Link to 11 FAQs about #Buddhism

Buddhism FAQs and great answers from Barbara O’Brien’s Buddhism blog, a post aptly called Misunderstanding Buddhism. Subtitled: “Common Things People Believe About Buddhism That Aren’t True.” Read & Share!

I really like her section on Karma:

“6. Karma Punishes People Who Deserve It
“Karma is not a cosmic system of justice and retribution. There is no unseen judge pulling the strings of karma to punish wrongdoers. Karma is as impersonal as gravity. What goes up does come down; what you do is what happens to you.

“Karma is not the only force that causes things to happen in the world. If a terrible flood wipes out a community, don’t assume karma somehow brought about a flood or that the people in the community deserved to be punished for something. Unfortunate events can happen to anybody, even the most righteous.

“That said, karma is a strong force that can result in a generally happy life or a generally miserable one.”

karma-cleanse

About Buddhism Forum link

Barbara’s bio

Advertisements

“‘Who’ or ‘what’ is watching” my “inner brain movie show?”: #inspiration from #Buddhist #Psychology

Today I’m inspired by this post, from which I quote. I hope you’ll go read it all, contemplate then meditate on it, enjoy and share it.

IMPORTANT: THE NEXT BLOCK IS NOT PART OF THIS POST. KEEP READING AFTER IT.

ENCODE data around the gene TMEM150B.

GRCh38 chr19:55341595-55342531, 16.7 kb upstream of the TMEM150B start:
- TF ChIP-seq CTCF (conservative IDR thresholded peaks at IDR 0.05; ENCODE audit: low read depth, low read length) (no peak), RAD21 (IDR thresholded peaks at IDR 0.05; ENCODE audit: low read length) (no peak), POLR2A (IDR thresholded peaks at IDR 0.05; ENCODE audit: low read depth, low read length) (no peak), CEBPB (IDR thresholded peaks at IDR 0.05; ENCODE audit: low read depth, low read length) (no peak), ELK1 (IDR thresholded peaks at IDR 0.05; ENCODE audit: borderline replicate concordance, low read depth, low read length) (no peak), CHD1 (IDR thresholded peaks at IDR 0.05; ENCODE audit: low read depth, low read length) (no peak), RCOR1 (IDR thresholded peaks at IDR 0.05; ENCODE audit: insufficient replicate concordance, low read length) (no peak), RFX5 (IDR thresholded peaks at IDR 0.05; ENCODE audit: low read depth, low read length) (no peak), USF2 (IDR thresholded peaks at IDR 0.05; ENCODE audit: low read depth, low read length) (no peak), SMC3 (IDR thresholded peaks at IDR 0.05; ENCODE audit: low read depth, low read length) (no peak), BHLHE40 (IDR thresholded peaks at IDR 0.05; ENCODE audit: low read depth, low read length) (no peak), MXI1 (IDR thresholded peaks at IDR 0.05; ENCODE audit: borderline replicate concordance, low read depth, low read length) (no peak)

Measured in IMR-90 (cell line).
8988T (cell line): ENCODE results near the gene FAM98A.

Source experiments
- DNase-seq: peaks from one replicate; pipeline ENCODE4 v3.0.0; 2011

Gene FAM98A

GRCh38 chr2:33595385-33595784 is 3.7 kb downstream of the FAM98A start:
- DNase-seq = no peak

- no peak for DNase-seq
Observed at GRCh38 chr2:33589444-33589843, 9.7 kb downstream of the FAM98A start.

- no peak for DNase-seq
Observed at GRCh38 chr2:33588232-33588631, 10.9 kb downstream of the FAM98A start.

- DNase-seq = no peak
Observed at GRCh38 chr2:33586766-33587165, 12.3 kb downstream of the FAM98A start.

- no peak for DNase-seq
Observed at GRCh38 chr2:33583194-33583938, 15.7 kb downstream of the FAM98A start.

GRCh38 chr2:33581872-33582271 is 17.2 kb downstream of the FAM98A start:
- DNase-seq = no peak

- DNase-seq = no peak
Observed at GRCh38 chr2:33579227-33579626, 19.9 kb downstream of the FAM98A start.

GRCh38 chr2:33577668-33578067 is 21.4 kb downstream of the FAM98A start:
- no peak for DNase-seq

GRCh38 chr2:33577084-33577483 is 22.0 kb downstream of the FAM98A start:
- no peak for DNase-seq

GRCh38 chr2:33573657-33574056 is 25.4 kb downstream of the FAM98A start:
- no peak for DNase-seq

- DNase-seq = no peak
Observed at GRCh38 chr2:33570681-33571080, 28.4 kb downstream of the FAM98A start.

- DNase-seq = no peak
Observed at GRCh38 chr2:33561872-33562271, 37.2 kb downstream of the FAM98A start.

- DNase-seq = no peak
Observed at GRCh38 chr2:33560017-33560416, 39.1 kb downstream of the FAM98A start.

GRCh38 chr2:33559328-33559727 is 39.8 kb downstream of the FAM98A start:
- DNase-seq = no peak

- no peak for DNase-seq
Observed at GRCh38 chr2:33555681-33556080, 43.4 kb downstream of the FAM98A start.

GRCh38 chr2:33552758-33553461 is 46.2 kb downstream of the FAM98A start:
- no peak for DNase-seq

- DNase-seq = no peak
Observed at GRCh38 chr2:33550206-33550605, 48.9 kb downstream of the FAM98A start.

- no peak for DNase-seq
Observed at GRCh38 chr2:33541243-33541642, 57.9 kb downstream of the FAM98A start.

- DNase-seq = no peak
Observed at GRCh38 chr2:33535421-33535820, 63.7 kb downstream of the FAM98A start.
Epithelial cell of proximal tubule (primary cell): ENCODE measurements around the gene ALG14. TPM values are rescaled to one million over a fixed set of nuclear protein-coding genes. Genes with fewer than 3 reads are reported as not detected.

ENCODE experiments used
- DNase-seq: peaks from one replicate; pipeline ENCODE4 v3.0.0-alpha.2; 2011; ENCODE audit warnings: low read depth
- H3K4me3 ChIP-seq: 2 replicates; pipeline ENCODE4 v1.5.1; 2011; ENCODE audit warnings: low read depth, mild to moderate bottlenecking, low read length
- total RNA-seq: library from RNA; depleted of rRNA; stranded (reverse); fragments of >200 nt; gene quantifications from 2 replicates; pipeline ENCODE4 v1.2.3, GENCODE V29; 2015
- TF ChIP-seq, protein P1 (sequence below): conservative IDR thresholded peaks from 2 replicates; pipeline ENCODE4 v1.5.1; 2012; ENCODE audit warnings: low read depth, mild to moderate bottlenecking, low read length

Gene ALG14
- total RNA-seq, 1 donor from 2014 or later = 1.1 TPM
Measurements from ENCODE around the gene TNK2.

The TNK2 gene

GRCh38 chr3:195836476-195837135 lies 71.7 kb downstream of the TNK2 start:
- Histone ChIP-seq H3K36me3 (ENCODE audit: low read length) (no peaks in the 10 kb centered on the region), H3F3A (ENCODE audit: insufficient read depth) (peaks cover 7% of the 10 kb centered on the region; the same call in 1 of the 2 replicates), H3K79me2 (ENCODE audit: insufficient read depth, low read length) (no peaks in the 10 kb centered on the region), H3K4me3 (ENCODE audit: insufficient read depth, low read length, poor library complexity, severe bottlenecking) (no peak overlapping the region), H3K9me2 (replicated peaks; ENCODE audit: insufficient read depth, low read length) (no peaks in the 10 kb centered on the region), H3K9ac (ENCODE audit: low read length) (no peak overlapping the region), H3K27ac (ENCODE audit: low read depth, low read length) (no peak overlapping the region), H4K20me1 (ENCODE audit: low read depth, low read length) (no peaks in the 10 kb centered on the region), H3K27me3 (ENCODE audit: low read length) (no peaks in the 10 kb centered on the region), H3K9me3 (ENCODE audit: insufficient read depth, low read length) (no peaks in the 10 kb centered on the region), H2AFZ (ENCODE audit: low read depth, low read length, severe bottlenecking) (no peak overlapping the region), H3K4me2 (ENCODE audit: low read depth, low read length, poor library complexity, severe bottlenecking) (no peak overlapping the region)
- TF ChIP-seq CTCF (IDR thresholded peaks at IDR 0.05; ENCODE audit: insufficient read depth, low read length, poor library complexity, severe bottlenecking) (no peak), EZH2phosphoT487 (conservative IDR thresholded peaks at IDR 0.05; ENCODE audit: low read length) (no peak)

“‘[W]ho’ or ‘what’ is watching that inner brain movie show? …[I]t turns out that the one watching the ‘outer world’ is also part of the inner show. The brain configures a self or seeming ‘person’ as the observer. The illusion of there being a self or person inside the body as the body is generated from memories, body images, conditioning and subconscious drives. This ‘person’ is constructed exactly in the same manner as who we seem to be in our dreams at night: a projection of memories, conditioning and other subconscious material.”

“There is no person or ‘me’ beside the imaginary one generated by the brain. The whole idea or concept of a person or a ‘me’ is also just a concoction of that same brain. Understanding this clearly is seeing the real meaning of “emptiness of self.'”

from Jackson Peterson, “Teacher of Non-dual Traditions: Dzogchen, Advaita, Zen and Mahamudra at Meditation Teacher and Life Coaching”
a posting on the “Buddhist Psychology” group’s page on Facebook that he entitled: “Deconstructing our World and Sense of Personal Self”